In 2008 Penfold produced the Qantas award-winning 60 Minutes piece ‘Suicide for Sale’, working with reporter Sarah Hall. The story dealt with assisted suicide and the death of Audrey Wallis, whose suicide had been assisted by an American woman whom she paid to come to New Zealand.

Penfold’s work as a reporter hit the headlines in 2010, when she broke a story about Stephen Wilce, chief scientist of the NZ Defence Force, who had grossly mislead recruiters when first applying for the job. “We didn’t have any evidence as such that he’d been lying, so we needed to get that for ourselves directly,” says Penfold.

Posing as a recruitment consultant, Penfold was covertly filmed meeting with Wilce, who gave information about his work history which was then used to expose many of his claims as either grossly exaggerated or entirely fabricated. When the story went to air Wilce immediately resigned, and the Defence Force launched an investigation, after claims that concerns about Wilce’s past had been raised a few months before.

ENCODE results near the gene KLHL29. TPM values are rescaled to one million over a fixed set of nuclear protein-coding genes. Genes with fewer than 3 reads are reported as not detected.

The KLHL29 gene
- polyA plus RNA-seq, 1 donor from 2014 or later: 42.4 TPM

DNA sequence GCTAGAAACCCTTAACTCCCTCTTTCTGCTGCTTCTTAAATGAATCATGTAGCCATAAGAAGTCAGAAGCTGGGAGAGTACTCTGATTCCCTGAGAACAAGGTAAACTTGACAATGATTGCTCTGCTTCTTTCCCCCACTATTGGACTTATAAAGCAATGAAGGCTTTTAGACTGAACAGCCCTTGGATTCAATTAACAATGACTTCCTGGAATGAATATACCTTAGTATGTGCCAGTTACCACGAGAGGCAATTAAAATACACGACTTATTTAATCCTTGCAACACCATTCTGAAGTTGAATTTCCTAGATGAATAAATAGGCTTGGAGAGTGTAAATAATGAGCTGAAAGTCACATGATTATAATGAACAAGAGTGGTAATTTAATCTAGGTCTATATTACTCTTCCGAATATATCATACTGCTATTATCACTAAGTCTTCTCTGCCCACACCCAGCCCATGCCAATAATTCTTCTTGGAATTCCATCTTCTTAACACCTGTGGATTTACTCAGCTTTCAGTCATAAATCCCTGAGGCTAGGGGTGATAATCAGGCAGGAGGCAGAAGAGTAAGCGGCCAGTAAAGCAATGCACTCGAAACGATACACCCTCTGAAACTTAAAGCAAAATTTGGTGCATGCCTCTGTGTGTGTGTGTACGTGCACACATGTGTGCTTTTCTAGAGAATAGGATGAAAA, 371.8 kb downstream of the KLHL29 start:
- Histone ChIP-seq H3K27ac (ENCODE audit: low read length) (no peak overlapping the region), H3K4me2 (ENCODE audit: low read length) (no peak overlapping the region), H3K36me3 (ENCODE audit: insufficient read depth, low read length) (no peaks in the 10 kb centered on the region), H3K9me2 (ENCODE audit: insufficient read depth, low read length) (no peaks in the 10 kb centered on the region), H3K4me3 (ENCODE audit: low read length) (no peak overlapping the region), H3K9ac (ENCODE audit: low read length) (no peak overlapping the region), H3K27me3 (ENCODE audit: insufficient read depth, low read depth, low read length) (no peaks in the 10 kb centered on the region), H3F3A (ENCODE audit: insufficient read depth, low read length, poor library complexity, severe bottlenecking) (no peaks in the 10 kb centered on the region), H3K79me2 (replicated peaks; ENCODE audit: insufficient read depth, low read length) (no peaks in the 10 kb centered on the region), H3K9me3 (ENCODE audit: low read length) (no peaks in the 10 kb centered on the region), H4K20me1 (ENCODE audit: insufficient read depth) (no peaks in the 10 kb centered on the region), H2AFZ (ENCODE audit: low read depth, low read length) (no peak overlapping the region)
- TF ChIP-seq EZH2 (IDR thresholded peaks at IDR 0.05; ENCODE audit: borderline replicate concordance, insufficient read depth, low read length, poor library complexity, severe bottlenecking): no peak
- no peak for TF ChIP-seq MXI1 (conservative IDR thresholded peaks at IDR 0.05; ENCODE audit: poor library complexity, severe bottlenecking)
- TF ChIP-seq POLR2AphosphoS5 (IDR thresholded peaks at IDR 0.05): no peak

In 2012, after reading an article in The NZ Herald about an innocent man who had spent nearly 20 years in prison, Penfold and producer Eugene Bingham began looking into the conviction of Teina Pora, who had been convicted of the rape and murder of Susan Burdett in 1994. “I’m not sure we quite realised then what we were getting ourselves in for.” Over the coming years the pair would continue to investigate what Penfold has called “the biggest miscarriage of justice in New Zealand history”. Thanks in part to the evidence chronicled by 3rd Degree and the Herald, Pora’s case was taken to the Privy Council in London, where his conviction was quashed in March 2015.